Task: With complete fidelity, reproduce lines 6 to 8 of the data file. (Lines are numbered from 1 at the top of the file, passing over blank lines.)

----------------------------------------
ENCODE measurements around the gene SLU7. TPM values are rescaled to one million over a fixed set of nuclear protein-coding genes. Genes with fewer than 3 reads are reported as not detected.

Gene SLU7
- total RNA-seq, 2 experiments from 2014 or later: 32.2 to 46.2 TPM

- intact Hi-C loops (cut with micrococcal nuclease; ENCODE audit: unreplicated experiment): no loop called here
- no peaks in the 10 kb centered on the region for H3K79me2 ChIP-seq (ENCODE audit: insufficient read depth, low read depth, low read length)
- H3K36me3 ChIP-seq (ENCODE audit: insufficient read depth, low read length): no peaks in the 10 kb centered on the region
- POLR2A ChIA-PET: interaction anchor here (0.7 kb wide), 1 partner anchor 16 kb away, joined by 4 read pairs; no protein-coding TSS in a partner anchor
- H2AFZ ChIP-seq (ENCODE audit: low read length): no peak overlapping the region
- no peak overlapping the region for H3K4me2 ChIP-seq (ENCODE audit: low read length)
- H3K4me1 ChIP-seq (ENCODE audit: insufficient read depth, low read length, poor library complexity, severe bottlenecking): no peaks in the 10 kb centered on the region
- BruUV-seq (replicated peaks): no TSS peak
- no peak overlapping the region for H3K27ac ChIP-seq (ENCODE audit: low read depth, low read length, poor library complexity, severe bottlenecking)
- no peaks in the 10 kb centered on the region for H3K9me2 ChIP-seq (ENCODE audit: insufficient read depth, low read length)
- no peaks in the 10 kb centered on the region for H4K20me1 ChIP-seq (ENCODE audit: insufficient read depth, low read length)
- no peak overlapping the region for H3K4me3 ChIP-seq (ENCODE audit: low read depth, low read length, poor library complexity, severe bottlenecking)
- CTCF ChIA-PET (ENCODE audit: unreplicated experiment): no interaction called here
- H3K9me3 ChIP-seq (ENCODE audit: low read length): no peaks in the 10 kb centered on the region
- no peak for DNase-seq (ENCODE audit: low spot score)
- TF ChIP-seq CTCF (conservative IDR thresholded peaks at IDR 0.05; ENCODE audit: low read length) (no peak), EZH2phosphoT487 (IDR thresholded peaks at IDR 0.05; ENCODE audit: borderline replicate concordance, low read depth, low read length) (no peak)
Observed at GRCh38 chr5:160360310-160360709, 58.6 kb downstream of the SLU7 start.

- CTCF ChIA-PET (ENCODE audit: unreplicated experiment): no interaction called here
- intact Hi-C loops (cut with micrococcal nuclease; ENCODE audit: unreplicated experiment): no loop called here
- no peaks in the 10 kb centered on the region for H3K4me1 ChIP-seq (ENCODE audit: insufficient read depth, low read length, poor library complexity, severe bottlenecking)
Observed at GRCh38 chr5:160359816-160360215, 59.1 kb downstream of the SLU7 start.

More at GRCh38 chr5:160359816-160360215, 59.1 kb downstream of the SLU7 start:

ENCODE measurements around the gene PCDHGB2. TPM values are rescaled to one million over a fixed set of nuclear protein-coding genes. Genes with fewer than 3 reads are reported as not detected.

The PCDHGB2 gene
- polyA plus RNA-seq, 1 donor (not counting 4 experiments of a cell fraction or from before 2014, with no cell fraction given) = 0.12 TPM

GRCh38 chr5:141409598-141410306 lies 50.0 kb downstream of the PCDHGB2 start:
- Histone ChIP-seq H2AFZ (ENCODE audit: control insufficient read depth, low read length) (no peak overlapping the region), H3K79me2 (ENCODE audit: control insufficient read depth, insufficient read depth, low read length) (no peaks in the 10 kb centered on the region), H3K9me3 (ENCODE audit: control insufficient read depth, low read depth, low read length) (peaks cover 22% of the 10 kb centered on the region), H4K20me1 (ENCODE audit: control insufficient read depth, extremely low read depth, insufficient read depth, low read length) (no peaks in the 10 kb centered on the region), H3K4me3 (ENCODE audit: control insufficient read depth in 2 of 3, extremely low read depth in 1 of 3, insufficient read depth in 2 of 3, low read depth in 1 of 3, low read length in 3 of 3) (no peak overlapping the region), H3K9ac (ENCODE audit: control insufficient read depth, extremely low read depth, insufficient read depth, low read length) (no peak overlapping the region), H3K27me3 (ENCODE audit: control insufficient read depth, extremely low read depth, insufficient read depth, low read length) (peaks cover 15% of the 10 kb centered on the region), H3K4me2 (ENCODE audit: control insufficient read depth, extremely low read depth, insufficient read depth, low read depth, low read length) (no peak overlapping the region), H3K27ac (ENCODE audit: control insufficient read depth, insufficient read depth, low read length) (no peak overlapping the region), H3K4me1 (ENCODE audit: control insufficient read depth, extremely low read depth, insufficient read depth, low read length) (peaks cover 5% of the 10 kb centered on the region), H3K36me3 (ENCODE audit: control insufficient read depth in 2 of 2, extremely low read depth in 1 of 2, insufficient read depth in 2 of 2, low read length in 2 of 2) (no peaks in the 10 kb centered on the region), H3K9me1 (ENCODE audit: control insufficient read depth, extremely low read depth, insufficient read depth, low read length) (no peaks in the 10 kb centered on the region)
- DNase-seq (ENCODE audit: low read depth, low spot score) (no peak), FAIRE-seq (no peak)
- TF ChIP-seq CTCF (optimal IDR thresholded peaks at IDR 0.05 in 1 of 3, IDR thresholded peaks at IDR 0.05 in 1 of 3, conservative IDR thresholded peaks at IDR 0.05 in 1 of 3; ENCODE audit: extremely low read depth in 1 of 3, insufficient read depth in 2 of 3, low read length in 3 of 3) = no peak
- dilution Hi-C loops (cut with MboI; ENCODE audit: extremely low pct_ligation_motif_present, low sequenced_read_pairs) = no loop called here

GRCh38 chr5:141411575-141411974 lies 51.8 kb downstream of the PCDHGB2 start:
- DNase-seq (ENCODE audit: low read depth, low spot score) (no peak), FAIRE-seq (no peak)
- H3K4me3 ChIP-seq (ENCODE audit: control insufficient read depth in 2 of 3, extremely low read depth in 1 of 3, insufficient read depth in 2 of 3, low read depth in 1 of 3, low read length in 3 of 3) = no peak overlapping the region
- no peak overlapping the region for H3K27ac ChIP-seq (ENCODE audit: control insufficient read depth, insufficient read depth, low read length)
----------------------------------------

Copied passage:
- H3K36me3 ChIP-seq (ENCODE audit: insufficient read depth, low read length): no peaks in the 10 kb centered on the region
- POLR2A ChIA-PET: interaction anchor here (0.7 kb wide), 1 partner anchor 16 kb away, joined by 4 read pairs; no protein-coding TSS in a partner anchor
- H2AFZ ChIP-seq (ENCODE audit: low read length): no peak overlapping the region